Walter believes that the liquor store investment is a good idea. He's convinced that his use for the money will have a positive effect on the family, although his ambitions only disillusion him from doubting Willy.

Act Two, Scene Three
Bobo

BOBO (Standing over him helplessly)
I’m sorry, Walter… (Only WALTER’S sobs reply. BOBO puts on his hat) I had my life staked on this deal, too… (He exits) (2.3.183)

Walter and Bobo both changed the course of their families' future by trusting Willy with their money. This was bad decision on both of their parts and both of their families will suffer as a result.

Act Three
Walter Younger

WALTER (Coming to her)
I’m going to feel fine, Mama. I’m going to look that son-of-a-b**** in the eyes and say – (He falters) – and say, "All right, Mr. Lindner – (He falters even more) – that’s your neighborhood out there! You got the right to keep it like you want! You got the right to have it like you want! Just write the check and – the house is yours" (His voice almost breaks) "And you – you people just put the money in my hand and you won’t have to live next to this bunch of stinking n*****s!…" (He straightens up and moves away from his mother, walking around the room) And maybe – maybe I’ll just get down on my black knees… (He does so; RUTH and BENNIE and MAMA watch him in frozen horror) "Captain, Mistuh, Bossman – (Groveling and grinning and wringing his hands in profoundly anguished imitation of the slow-witted movie stereotype) A-hee-hee-hee! Oh, yassuh boss! Yasssssuh! Great white – (Voice breaking, he forces himself to go on) – Father, just gi’ ussen de money, fo’ God’s sake, and we’s – we’s ain’t gwine come out deh and dirty up yo’ white folks neighborhood…" (He breaks down completely) And I’ll feel fine! Fine! FINE! (He gets up and goes into the bedroom) (3.1.103)

Walter decides that he's going to play the stereotype that Karl Lindner has labeled him as. He figures selling out and forfeiting his dignity is the only way to earn his father's money back.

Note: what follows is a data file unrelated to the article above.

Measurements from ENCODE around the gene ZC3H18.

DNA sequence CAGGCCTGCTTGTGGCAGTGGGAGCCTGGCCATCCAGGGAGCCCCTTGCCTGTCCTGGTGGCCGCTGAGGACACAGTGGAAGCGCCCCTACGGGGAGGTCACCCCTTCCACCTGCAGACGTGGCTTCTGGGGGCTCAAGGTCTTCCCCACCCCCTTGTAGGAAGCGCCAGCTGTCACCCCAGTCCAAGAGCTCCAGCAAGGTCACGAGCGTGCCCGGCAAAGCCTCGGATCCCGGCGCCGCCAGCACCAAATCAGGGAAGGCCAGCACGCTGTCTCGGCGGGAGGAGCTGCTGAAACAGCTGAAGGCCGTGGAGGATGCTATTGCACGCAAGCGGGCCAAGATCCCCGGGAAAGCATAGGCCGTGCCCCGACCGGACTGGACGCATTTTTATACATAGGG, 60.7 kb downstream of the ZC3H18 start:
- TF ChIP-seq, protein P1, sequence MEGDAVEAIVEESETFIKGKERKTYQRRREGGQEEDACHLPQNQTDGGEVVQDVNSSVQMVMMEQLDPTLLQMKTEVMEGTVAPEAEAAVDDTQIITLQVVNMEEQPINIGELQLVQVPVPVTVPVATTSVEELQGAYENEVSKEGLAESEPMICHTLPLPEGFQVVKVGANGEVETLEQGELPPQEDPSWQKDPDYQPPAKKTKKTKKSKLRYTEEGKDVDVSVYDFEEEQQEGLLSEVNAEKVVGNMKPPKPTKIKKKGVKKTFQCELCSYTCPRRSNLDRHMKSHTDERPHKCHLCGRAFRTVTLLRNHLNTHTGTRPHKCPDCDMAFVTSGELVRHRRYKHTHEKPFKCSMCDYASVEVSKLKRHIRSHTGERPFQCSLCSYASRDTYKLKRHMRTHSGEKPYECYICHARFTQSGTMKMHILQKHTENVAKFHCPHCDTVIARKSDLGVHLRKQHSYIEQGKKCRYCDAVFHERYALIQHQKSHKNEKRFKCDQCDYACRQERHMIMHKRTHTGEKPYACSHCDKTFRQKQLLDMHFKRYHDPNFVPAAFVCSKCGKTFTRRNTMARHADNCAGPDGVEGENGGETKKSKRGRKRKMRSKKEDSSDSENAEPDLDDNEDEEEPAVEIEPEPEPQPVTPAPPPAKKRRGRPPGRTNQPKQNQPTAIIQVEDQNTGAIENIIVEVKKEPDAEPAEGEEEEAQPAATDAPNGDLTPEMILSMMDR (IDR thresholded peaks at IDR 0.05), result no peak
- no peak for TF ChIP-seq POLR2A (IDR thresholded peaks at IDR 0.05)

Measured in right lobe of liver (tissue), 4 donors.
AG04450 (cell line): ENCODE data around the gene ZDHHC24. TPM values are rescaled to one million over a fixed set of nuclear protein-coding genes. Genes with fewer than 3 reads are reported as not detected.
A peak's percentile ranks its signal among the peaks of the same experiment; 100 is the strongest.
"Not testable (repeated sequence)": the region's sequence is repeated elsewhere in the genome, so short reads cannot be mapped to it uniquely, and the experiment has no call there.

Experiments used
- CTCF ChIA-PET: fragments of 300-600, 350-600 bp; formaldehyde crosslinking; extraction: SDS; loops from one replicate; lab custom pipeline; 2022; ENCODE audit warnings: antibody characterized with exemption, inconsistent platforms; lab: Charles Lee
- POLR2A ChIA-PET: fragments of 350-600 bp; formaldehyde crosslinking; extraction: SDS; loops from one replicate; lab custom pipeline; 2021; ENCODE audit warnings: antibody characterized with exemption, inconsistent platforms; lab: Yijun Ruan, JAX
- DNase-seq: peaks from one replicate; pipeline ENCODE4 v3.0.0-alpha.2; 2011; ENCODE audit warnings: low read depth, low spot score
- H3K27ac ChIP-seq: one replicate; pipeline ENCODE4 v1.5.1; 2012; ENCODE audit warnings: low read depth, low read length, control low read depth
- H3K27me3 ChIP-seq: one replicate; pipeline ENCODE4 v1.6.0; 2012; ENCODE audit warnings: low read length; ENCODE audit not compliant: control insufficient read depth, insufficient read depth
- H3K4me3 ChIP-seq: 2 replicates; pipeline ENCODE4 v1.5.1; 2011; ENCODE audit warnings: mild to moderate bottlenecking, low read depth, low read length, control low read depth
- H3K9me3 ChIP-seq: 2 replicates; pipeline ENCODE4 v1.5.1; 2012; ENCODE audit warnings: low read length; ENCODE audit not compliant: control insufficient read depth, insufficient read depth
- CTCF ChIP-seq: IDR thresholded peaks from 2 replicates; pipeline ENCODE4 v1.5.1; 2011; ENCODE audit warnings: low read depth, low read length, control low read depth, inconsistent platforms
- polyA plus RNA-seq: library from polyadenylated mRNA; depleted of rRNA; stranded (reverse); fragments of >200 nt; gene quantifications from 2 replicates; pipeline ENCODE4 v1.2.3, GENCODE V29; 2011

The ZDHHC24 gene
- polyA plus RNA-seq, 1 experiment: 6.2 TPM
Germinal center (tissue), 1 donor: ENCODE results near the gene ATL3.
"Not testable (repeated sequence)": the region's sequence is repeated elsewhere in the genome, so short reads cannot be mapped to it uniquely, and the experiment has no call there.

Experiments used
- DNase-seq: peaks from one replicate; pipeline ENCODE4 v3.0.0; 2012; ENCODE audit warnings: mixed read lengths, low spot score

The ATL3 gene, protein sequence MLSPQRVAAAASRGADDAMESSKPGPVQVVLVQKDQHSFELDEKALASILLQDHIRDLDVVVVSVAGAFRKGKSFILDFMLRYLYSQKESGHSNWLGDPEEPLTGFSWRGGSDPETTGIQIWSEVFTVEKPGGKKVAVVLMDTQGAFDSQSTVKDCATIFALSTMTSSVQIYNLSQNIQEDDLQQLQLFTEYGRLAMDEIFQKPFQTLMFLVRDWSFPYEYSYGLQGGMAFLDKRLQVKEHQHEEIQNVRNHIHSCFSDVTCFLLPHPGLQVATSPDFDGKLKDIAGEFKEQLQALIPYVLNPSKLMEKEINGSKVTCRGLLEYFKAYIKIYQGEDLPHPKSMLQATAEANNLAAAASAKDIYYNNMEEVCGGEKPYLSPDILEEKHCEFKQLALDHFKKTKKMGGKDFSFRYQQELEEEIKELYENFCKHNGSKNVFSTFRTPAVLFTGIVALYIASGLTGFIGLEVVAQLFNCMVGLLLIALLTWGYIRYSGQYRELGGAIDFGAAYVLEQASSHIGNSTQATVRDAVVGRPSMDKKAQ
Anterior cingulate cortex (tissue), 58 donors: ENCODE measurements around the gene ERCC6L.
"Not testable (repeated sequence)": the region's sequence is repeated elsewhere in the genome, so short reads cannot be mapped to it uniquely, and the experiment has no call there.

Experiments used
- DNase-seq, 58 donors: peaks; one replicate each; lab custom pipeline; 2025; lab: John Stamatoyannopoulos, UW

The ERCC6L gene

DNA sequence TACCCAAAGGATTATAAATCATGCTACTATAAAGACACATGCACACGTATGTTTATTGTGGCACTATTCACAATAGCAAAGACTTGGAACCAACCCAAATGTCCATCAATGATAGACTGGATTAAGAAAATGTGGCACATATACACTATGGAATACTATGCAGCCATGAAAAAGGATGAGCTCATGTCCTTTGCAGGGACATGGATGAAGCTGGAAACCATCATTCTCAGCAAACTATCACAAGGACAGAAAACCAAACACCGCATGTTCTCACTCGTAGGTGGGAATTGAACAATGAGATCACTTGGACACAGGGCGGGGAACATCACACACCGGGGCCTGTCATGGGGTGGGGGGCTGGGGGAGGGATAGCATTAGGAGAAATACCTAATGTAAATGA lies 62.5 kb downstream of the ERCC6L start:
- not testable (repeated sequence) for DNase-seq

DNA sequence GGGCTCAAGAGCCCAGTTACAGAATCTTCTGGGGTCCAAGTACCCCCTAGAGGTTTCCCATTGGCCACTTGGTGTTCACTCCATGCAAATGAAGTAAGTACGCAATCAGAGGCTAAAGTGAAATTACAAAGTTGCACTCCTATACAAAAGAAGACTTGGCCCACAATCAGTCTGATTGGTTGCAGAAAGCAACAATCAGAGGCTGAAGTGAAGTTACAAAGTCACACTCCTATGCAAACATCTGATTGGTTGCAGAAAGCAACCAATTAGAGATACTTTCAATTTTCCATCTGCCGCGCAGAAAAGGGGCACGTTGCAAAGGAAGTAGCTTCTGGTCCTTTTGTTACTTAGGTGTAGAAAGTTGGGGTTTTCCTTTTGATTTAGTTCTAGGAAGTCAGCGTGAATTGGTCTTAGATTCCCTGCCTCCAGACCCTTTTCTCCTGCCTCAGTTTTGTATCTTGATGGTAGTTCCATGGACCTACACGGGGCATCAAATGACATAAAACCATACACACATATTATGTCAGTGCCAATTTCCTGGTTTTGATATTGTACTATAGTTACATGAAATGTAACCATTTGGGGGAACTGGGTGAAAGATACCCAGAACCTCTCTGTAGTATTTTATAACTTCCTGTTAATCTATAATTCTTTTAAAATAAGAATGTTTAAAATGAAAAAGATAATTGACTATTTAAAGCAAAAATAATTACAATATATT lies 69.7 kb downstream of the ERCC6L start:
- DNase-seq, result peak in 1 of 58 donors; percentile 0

WALTER
Don’t cry, mama. Understand. That white man is going to walk in that door able to write checks for more money than we ever had. It’s important to him and I’m going to help him…I’m going to put on the show, Mama. (3.1.96)

Walter explains to Lena that he is going to play according to a racist person's rules in order to earn the family money. This choice is a real blow to his mother.

WALTER
And we have decided to move into our house because my father – my father – he earned it for us brick by brick (MAMA has her eyes closed and is rocking back and forth as though she were in church, with her head nodding the Amen yes) We don’t want to make no trouble for nobody or fight no causes, and we will try to be good neighbors. And that’s all we got to say about that. (He looks the man absolutely in the eyes) We don’t want your money. (He turns and walks away) (3.1.133)

Walter tells Lindner that the Youngers are going to move into the house. Their move is not motivated by issues of race, but of a family's right to create a home. By choosing not to give into Lindner, Walter regains his dignity.

Lena Younger (Mama)

MAMA (Opening her eyes and looking into WALTER’S)
No. Travis, you stay right here. And you make him understand what you doing, Walter Lee. You teach him good. Like Willy Harris taught you. You show where our five generations done come to. (WALTER looks from her to the boy, who grins at him innocently) Go ahead, son – (She folds her hands and closes her eyes) Go ahead. (3.1.120)

Lena urges Walter to consider how his actions affect his son. She makes Walter think about how his choices might influence Travis's choices in the future. If Walter gives into Lindner, will it set a negative example for his son? Will Travis sacrifice his dignity in similar ways?